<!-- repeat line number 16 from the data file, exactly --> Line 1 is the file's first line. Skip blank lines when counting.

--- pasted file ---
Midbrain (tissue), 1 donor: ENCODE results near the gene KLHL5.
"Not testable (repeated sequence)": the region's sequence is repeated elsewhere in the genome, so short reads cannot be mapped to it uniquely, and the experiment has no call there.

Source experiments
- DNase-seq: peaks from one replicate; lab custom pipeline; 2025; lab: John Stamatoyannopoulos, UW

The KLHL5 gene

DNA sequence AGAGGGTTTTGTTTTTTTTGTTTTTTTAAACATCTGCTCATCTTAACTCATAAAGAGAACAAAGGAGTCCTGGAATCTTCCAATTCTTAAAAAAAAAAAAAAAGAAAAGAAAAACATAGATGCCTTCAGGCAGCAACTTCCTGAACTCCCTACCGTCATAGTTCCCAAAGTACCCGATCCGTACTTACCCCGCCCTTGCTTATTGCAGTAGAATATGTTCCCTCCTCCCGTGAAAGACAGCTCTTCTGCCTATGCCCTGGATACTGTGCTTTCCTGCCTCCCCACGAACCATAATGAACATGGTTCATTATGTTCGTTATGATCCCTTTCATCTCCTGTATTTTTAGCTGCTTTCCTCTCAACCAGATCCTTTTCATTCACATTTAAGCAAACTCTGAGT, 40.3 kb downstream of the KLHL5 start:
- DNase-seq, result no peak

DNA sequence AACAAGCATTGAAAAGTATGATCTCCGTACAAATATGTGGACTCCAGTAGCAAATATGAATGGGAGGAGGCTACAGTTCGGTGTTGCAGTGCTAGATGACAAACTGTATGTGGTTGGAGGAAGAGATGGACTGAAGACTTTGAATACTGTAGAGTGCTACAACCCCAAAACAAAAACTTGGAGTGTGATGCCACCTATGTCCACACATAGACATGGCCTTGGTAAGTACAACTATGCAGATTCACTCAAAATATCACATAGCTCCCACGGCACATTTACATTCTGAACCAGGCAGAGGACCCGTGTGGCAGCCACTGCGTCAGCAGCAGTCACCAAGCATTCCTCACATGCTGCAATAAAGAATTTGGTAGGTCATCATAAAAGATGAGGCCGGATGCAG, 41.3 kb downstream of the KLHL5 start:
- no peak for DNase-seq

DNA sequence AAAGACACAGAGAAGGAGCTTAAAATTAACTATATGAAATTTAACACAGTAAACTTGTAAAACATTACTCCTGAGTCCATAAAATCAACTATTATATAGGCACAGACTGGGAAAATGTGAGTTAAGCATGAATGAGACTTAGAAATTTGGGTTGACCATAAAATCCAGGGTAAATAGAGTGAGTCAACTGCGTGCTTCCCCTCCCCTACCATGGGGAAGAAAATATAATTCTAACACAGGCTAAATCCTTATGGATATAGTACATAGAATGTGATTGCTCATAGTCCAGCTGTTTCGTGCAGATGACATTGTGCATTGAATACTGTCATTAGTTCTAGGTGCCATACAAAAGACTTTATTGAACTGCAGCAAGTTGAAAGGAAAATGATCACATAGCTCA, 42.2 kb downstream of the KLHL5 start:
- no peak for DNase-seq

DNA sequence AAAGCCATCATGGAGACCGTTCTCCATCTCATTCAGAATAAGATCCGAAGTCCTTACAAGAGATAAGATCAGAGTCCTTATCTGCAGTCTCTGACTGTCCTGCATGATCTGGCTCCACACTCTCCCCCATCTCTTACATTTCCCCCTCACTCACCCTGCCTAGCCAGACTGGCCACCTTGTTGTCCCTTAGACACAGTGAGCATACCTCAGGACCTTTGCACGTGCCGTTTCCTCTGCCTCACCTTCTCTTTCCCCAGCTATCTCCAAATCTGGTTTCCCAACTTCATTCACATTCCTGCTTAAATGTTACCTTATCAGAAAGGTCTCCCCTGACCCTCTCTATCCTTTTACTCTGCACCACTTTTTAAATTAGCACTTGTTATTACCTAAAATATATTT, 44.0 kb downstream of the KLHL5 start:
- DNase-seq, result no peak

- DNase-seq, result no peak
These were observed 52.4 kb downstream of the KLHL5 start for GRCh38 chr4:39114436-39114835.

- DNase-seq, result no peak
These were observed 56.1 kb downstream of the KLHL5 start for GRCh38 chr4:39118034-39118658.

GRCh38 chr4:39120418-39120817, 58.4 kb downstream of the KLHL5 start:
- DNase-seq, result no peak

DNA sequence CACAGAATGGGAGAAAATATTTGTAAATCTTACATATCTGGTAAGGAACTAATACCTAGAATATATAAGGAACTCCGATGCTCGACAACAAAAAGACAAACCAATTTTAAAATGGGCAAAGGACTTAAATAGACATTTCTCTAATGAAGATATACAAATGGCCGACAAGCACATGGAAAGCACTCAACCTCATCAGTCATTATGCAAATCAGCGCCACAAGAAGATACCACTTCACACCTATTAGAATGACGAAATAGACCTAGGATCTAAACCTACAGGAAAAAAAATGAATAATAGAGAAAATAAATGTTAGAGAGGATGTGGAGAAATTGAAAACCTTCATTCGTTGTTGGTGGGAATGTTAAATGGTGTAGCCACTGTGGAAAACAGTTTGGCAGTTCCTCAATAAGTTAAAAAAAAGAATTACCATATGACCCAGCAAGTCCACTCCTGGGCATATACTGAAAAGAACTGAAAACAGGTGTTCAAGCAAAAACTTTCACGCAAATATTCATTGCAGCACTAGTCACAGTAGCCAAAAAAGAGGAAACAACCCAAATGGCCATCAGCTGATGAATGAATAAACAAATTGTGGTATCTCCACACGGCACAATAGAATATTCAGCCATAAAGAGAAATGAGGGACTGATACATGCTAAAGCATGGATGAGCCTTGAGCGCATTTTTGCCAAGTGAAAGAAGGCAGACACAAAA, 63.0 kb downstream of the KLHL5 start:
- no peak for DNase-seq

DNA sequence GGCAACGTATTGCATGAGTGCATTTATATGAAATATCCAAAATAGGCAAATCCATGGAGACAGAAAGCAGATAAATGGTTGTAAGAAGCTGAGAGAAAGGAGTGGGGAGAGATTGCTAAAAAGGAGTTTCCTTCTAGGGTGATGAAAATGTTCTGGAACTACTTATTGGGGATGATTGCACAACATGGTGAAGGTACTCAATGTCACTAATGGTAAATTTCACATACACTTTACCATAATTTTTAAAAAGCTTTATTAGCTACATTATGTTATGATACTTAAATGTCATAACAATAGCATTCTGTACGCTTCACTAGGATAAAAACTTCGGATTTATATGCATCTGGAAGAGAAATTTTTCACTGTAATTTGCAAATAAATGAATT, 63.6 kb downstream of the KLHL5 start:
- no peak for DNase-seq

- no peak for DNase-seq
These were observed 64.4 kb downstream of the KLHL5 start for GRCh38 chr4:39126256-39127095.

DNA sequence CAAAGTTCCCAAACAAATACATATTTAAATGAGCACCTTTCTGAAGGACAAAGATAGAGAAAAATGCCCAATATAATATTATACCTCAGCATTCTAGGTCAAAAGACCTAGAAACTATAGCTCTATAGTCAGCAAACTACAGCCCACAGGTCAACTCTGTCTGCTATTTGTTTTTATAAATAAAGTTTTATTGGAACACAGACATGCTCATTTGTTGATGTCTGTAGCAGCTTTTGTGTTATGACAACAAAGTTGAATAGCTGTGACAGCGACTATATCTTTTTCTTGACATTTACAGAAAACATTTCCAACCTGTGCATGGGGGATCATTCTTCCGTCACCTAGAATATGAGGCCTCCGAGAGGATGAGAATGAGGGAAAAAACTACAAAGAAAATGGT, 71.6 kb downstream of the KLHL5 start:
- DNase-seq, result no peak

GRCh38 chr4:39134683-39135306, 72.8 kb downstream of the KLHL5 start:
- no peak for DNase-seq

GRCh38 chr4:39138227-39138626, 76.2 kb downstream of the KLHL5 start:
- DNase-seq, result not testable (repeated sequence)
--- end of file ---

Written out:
- DNase-seq, result no peak